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Kinect and babylon.js


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  • 5 weeks later...

hi benoit1842!  Welcome to the forum, and sorry it has taken so long to get a reply.  I am not the person you seek, but I discovered this:




That was authored by Andy Beaulieu.  He's a superhero, so he might be pretty busy, but he is nearby.


Also, there is a guy REAL nearby (yet another superhero) named Davey Catuhe.  He is exceptionally busy, but he not only wrote most of the core of Babylon.js, but also wrote a book about Kinect.


Perhaps if you were more precise in the type of input you want... about using Kinect with Babylon.js... maybe we could get some experts to say hi.  Again, welcome to the forum.  Feel free to tell us about... and/or show us your projects, if you please.

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Hi benoit1842, just saw your question after Wingnut replayed.


I assume you require the user pose and gestures (as you stated you want to "...have some input of current user"). There is currently no driver to deliver the kinect information straight to the browser. 

I have been experimenting quite a lot with both kinect and openni (a better framework, IMHO, sadly no longer maintained). The best way to achieve this is programming a native server, that will read the kinect's input, serialize it (in any way you wish to have it, i personally chose JSON) and make it available to the browser (I have used a bidirectional socket server).

If you only require abstract information such as the head's position, it shouldn't take long to implement that. I sadly can't offer my implementation. It was implemented during my working hours, and my company decided not to open source it at the moment.

Would be happy to offer a few hints, if this is the general direction of your question.

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Hi guys,


If your looking for a nice way of sending data from and to a server i would like to point out:



its amazing im using it in combination with BJ already and i love using it. The bidirectional communication you guys are talking about is possible, not only by polling the server the server can push data too :)

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Hi guys,


A (web)socket server will come in handy in your implementation. This offers, as FreeFrangs said, the possibility to "push" information to the client, and not to poll it constantly.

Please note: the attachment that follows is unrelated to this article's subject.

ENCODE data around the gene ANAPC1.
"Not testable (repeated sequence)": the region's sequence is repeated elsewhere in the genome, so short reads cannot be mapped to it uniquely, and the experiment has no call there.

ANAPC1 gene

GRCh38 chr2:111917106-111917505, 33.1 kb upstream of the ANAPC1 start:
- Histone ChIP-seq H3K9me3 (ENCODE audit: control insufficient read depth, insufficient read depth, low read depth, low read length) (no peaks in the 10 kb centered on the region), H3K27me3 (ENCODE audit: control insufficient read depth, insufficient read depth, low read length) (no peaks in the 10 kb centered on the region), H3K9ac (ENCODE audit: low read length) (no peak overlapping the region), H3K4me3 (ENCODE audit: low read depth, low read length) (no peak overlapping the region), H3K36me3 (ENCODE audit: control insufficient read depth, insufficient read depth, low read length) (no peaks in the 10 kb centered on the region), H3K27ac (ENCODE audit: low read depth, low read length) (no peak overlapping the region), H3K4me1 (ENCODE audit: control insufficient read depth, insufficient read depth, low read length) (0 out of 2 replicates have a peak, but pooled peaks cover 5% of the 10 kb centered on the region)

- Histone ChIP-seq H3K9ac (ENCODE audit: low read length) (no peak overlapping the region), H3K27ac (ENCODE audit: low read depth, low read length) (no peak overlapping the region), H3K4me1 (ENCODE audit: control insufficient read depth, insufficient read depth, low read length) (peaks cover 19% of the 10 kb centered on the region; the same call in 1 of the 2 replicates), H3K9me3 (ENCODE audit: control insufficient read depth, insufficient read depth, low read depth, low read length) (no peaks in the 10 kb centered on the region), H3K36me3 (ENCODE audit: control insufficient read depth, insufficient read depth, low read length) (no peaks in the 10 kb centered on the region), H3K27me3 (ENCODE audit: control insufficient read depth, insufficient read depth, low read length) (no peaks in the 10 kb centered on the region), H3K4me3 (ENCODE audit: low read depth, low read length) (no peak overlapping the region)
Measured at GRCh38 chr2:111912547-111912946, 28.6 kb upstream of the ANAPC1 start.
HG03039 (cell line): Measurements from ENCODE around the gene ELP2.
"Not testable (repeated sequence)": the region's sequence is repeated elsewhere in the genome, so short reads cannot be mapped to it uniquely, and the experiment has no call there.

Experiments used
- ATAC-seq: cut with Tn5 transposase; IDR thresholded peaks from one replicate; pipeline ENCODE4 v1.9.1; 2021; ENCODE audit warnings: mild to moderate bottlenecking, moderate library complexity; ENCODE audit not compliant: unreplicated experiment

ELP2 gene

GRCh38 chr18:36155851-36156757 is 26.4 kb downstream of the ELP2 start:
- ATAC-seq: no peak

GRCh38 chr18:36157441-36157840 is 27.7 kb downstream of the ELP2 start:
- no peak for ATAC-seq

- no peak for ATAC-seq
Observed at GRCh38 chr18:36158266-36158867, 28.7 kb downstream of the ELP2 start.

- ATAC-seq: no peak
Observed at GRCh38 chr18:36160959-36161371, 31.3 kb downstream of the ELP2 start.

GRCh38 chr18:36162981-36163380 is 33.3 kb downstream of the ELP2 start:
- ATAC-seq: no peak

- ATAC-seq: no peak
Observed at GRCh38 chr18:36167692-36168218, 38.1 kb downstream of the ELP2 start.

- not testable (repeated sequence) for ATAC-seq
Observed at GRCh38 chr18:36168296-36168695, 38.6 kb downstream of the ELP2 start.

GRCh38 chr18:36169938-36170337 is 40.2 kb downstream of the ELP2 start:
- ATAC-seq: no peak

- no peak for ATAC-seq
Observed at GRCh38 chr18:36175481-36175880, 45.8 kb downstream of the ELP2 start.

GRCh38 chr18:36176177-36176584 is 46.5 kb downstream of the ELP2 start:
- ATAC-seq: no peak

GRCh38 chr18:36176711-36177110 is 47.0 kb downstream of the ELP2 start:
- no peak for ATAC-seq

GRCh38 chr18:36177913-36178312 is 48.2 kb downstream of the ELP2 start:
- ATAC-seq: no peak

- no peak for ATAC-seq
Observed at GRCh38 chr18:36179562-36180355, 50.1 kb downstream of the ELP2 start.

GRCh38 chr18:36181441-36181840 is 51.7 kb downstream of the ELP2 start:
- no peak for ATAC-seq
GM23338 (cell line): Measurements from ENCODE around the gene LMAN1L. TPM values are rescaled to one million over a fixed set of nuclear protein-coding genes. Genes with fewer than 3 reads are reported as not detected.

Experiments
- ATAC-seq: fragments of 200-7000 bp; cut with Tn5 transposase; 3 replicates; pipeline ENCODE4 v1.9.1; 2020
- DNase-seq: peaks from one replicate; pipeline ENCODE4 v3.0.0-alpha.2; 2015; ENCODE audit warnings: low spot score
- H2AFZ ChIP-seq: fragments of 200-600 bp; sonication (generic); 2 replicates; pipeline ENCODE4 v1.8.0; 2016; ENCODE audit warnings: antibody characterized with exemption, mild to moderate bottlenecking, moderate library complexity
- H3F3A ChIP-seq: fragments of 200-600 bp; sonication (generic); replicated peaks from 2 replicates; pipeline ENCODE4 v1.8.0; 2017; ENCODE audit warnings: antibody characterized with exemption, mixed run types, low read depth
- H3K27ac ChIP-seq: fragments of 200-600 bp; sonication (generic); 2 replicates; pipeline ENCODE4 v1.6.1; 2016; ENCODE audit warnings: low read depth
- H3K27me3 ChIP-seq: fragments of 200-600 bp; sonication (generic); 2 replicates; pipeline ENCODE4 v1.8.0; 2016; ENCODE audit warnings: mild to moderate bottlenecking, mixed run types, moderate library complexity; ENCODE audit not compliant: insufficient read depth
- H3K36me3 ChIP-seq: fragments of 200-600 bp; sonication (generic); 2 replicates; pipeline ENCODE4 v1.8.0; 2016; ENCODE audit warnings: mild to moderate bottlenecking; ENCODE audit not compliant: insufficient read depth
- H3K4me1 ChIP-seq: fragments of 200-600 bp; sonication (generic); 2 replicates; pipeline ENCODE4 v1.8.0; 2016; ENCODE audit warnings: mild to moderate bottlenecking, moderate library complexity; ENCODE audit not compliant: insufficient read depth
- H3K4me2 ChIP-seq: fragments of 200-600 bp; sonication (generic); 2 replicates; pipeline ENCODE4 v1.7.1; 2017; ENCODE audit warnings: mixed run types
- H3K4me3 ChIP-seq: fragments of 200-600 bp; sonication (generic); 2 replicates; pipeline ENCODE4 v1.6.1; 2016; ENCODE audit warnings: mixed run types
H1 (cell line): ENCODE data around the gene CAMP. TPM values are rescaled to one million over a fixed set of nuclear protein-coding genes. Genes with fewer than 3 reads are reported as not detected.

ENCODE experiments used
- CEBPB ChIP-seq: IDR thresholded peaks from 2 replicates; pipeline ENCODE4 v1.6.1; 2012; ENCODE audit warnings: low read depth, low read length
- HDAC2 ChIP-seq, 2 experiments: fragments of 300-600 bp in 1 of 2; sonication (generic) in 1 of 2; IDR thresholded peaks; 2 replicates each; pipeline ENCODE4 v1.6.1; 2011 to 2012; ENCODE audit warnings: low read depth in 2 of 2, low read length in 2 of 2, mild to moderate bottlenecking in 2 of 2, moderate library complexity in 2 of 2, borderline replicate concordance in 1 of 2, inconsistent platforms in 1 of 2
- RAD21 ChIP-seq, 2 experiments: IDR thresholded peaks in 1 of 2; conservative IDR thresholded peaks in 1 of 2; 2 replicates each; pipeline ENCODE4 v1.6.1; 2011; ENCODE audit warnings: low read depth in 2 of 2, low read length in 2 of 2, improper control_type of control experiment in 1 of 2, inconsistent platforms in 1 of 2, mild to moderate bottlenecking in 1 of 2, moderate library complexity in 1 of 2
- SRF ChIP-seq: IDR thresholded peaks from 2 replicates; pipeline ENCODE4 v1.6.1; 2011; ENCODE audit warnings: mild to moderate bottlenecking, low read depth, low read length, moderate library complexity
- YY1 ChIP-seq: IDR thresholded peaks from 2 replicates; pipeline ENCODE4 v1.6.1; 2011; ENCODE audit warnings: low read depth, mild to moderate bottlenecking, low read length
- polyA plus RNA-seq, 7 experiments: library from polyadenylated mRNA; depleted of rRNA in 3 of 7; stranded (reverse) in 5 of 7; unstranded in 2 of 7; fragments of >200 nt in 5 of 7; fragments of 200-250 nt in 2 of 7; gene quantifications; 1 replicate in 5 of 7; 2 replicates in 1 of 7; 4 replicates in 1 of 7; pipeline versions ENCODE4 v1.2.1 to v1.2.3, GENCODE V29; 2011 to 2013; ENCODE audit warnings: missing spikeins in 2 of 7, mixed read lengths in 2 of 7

I have been using OpenNI more than the kinect SDK and therefore used a Java Socket server (I personally used https://tyrus.java.net/), since OpenNI has a JNI (Java-C) binding.

In general, what you do is read the information as you would read it in a standard application (think of a desktop application reading your gestures). But instead of outputting the needed information to the screen or to a local controller, serialize it and send it to a connected client using a socket server.


The same process would work with the kinect SDK. But since you are using Microsoft's SDK you would need to work with .NET (I find C# to be a wonderful language). After a very quick search I found this link - http://msdn.microsoft.com/en-us/library/fx6588te(v=vs.110).aspx , but I believe FreeFrags offered a more complete solution for a socket server. In the link I gave, the "Magic" would happen in the "Send" function. It shouldn't echo the client's request, but constantly push the Kinect data to the client. 


The client should then act on the information sent (it really depends what was sent, if it's the location on the screen, real world coordinates etc'). A simple tutorial for websockets - https://developer.mozilla.org/en/docs/WebSockets/Writing_WebSocket_client_applications , there are many many more.


Again, sorry for being so abstract, I sadly can't show any code from my implementation. But I would be happy to answer any question you guys have.

Maybe I will find the time at home and implement something quick in the next few days, but I wouldn't count on it :-)

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If you send the correct information from the kinect (in this case, probably the screen or real-world coordinates of the skeleton), you can achieve it without a problem.

You get from the kinect the correct axes - x,y and depth (z), you just need to stream them constantly and convert them to your coordinate system in babylon.


Just a hint - Kinect streams (max) 30 fps of data. Execute the data processing event based / async (and not "before render"), otherwise babylon will also run at 30 fps (instead of the wonderful 60 fps you can get).

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